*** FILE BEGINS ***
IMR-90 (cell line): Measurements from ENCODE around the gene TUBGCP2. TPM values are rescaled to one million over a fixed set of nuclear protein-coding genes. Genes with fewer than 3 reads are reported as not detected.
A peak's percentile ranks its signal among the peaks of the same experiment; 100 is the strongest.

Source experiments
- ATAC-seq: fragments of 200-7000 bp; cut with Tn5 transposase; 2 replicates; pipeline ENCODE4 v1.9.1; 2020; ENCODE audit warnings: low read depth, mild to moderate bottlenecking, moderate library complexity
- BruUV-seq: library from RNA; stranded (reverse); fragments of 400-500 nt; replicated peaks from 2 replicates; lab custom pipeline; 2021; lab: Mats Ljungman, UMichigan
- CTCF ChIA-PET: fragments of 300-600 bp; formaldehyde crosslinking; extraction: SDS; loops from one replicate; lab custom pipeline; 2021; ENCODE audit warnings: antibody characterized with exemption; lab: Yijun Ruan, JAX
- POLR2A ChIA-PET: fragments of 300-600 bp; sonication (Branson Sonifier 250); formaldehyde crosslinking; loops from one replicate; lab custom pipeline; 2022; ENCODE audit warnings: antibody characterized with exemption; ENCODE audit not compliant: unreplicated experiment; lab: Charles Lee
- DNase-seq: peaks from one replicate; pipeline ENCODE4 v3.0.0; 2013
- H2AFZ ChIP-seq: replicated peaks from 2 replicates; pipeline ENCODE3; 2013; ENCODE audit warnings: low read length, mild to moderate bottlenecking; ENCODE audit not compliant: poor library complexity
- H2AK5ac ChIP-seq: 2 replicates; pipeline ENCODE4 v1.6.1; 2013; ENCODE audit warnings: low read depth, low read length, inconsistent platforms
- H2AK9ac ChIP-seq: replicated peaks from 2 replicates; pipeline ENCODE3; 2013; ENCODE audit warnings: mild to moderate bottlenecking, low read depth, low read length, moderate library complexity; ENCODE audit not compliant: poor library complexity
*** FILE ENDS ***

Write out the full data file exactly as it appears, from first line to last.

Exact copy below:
IMR-90 (cell line): Measurements from ENCODE around the gene TUBGCP2. TPM values are rescaled to one million over a fixed set of nuclear protein-coding genes. Genes with fewer than 3 reads are reported as not detected.
A peak's percentile ranks its signal among the peaks of the same experiment; 100 is the strongest.

Source experiments
- ATAC-seq: fragments of 200-7000 bp; cut with Tn5 transposase; 2 replicates; pipeline ENCODE4 v1.9.1; 2020; ENCODE audit warnings: low read depth, mild to moderate bottlenecking, moderate library complexity
- BruUV-seq: library from RNA; stranded (reverse); fragments of 400-500 nt; replicated peaks from 2 replicates; lab custom pipeline; 2021; lab: Mats Ljungman, UMichigan
- CTCF ChIA-PET: fragments of 300-600 bp; formaldehyde crosslinking; extraction: SDS; loops from one replicate; lab custom pipeline; 2021; ENCODE audit warnings: antibody characterized with exemption; lab: Yijun Ruan, JAX
- POLR2A ChIA-PET: fragments of 300-600 bp; sonication (Branson Sonifier 250); formaldehyde crosslinking; loops from one replicate; lab custom pipeline; 2022; ENCODE audit warnings: antibody characterized with exemption; ENCODE audit not compliant: unreplicated experiment; lab: Charles Lee
- DNase-seq: peaks from one replicate; pipeline ENCODE4 v3.0.0; 2013
- H2AFZ ChIP-seq: replicated peaks from 2 replicates; pipeline ENCODE3; 2013; ENCODE audit warnings: low read length, mild to moderate bottlenecking; ENCODE audit not compliant: poor library complexity
- H2AK5ac ChIP-seq: 2 replicates; pipeline ENCODE4 v1.6.1; 2013; ENCODE audit warnings: low read depth, low read length, inconsistent platforms
- H2AK9ac ChIP-seq: replicated peaks from 2 replicates; pipeline ENCODE3; 2013; ENCODE audit warnings: mild to moderate bottlenecking, low read depth, low read length, moderate library complexity; ENCODE audit not compliant: poor library complexity